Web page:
My first memory of the 8-bit Era, so to speak, was at a very young age where my local crèche had setup a Nintendo NES console in the corner. The only game running on it was Super Mario Bros. but luckily that was a perfectly suitable title for children. Upon entering the building I would instinctively make a beeline towards the NES.
I was too young to understand how to operate a console properly yet- I wasn’t able to do much with it except turn it on and a staff member would need to help me change the television channel or plug in the cables but playing Pac-Man had taught me what a video game was and how fun that had the potential to be.
I swear I must be one out of a thousand (maybe even a million) children ever born that didn’t like Super Mario. The game was simple, entertaining and I played it many times but it just didn’t grab me in the way perhaps it should have. Years later I remember the crèche would upgrade to a Super Nintendo console and the newest Super Mario game would be there waiting for me to try, but it still fell flat. The idea of playing as a plumber was just never that appealing I guess.
Another game that hovers around this area of my gaming timeline is Alex Kidd in Miracle World, a platforming game very similar to Mario for Sega’s early 8-bit console; the Sega Master System. I was introduced to the Master System by a girl called Jen. Jen was the same age as me and she lived opposite to the house I did and I guess our parents had orchestrated one of those ‘arranged friendship’ deals that used to happen when you were a kid. Whatever the circumstances were though, all I really need to remember was that Jen was my best friend growing up.
Jen and I would be inseparable for years, joined by our mutual passion for video games. Jen owned a Sega Master System; a Mk. II unit that came with a built-in copy of Alex Kidd in Miracle World. I thought Alex Kidd was a much more exciting game than Super Mario. Although the basic premise of platforming and punching enemies wasn’t much different, Alex Kidd had many little flourishes that made the game feel like more of an adventure.
The game’s protagonist Alex Kidd (or “Alex the Kid” as Jen and I erroneously called him) could also swim, ride a motorbike and use special items that he would purchase from one of the game’s shops. There were helicopter levels, boat levels and all sorts of interesting secrets and colourful enemies. Alex Kidd is an immensely enjoyable game that remains so to this day.
The brutally difficult RPG mega-hit Dark Souls has a tendency to, for absolutely no good reason, remind me of Alex Kidd. From ghosts that could one-hit-kill you on contact, deadly underwater octopi and level floors covered entirely in spikes, Alex Kidd was a perilous journey for any seven-year-old. Other games in Jen’s collection would include Shadow of the Beast and Xenon II; another couple of very tough games for young kids to be playing.
Playing games with Jen was a great experience and kick-started my appreciation for 2 player games in general. Every weekend morning I would call at her house at around 6-7am in the morning and we’d watch cartoons and play video games for hours. Two of Jen’s favourite games were Lemmings and Mega Bomberman. We’d play these two titles often alongside Streets of Rage, Road Rash II and whatever other games we could get our hands on.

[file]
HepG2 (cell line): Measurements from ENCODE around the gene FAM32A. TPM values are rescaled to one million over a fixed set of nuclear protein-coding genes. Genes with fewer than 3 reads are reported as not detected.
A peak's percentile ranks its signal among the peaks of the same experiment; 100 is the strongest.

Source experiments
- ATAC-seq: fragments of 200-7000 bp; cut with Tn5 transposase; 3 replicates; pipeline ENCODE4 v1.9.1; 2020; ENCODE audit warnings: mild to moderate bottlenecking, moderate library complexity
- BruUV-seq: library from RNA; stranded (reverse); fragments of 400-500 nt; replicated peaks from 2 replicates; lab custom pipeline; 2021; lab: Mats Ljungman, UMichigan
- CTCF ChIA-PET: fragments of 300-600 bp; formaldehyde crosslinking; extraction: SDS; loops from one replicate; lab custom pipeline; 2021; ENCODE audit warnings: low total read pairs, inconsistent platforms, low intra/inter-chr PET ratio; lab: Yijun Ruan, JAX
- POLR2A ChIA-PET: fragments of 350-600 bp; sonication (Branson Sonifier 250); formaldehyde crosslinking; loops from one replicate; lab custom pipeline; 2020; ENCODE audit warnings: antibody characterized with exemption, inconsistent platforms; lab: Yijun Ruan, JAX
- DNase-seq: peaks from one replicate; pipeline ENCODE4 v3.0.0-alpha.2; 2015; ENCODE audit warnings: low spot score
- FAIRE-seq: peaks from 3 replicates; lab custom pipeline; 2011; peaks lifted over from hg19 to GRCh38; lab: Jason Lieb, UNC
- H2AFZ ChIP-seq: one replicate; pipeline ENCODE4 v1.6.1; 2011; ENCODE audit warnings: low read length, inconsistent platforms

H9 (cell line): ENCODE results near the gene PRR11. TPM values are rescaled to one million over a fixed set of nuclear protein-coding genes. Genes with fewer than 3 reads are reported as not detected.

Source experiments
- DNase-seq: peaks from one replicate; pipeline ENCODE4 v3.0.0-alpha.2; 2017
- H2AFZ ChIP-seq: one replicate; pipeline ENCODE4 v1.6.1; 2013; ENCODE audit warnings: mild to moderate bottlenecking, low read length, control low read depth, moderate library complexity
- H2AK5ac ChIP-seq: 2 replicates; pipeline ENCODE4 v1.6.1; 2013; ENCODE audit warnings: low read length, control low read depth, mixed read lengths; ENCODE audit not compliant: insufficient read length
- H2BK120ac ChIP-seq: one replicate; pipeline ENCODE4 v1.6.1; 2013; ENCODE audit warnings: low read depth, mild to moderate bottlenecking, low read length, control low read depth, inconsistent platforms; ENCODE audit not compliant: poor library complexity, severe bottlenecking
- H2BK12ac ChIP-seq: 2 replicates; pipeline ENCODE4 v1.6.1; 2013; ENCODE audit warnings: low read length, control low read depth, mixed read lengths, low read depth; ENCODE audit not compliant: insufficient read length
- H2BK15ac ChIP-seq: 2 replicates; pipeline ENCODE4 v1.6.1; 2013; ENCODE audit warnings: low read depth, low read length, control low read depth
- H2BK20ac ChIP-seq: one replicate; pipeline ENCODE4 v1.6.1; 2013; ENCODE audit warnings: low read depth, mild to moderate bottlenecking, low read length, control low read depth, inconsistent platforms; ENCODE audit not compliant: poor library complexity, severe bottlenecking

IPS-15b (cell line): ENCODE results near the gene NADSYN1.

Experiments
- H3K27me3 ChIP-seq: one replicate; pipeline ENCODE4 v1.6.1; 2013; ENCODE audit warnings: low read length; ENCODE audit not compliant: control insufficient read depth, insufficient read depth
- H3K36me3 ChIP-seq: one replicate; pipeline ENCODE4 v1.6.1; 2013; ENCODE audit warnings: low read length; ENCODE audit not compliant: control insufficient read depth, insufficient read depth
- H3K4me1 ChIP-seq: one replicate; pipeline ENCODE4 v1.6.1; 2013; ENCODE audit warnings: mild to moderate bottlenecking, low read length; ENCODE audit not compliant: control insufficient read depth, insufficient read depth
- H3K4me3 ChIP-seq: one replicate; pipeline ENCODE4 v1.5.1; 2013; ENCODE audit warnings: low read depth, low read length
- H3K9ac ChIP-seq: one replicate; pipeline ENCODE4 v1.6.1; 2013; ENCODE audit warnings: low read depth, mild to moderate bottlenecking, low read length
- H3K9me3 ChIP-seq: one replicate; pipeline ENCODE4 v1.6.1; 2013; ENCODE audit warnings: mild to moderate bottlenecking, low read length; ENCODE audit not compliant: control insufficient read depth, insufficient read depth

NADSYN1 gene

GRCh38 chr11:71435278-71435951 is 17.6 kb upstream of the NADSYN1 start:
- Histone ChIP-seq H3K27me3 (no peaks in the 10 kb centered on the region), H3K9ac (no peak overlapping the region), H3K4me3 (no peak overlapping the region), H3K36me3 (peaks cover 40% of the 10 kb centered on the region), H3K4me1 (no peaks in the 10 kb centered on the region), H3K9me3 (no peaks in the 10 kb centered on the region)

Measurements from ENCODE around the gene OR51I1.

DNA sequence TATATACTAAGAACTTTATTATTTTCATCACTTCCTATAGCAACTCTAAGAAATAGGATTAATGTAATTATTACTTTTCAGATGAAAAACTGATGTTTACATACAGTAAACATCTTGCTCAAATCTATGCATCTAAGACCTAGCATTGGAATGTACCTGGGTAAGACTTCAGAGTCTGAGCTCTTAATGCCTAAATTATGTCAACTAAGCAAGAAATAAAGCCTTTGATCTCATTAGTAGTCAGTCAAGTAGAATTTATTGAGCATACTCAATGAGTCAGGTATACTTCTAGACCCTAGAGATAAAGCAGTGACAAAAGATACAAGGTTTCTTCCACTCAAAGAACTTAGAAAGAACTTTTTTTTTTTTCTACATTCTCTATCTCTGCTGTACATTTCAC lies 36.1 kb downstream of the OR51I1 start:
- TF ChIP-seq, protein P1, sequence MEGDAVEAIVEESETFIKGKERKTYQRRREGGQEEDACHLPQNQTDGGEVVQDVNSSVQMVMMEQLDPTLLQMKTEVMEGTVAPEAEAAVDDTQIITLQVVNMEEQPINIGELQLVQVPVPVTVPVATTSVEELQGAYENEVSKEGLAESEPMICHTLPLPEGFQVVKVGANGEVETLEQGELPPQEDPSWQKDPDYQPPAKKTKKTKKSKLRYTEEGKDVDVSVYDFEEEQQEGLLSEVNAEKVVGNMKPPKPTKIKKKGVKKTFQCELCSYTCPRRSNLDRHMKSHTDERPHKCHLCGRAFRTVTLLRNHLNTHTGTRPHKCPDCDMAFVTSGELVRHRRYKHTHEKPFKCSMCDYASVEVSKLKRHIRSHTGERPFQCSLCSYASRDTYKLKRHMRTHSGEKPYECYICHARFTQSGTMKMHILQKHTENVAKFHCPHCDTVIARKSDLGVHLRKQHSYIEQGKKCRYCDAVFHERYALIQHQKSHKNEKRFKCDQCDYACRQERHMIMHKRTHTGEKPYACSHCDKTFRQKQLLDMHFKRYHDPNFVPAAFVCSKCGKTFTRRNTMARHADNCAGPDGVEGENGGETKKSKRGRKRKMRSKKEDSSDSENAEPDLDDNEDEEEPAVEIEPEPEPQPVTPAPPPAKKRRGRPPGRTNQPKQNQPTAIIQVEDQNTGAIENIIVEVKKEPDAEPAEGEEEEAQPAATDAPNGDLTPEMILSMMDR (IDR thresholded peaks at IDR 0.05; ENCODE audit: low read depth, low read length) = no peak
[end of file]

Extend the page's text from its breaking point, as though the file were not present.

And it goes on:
It’s worth going on a quick tangent here to say if there’s one persistent criticism I have of modern games it would be that they’ve completely jettisoned this mentality of visiting a friend’s house to play together. So many games have to be played over the Internet now and the experience for me at least has never quite been the same. And it’s interesting to think just how quickly that became the case; Doom started the revolution in 1993 and it hasn’t slowed down much since then at all.
If a player kicks a bomb in my face on Bomberman then I need the ability to immediately give that person a dead arm; it just doesn’t work if they’re a thousand miles away. I mean, what was the last truly good Bomberman game that you played? I know I’d struggle to think of one that came out after 1996. But I digress.
Jen’s Master System was a great introduction to what came after the Atari (although she owned one of them too) and it would be a real education later to see some of these same games remade for the 16-bit consoles that were still to follow.
Nowadays the 8-bit Era and indeed “8-bit” as a concept has become more popular. 8-bit is now a popular neo-retro style that has found its way into countless independently produced games featuring old fashioned pixel based graphics and sound. And like many popular trends in video games it’s something that’s increasingly overdone and likely wearing thin for many players. I’m sure that I don’t need to say anything about cel-shaded graphics to support my point here? Another time perhaps…
But you can’t deny that there is something about the 8-bit Era that resonates with people. More than just nostalgia, there was something that felt very exciting and realized about these games, even when they were crap (and a lot of them were!). But it was still an indication of where things were going. People’s expectations had evolved since the Atari; a half-arsed title like E.T . the Extra Terrestrial wouldn’t fly anymore and the initial job of the 8-bit games would be to try and win back a public that had given up on them for good.
For me though, I’m glad to have shared this with someone the first time around and although I haven’t seen Jen in a long time I’m fairly sure she’d say the same thing.
The story would continue of course as Sega would not be content to live in Nintendo’s shadow forever. And the Mega Drive would surely change everything.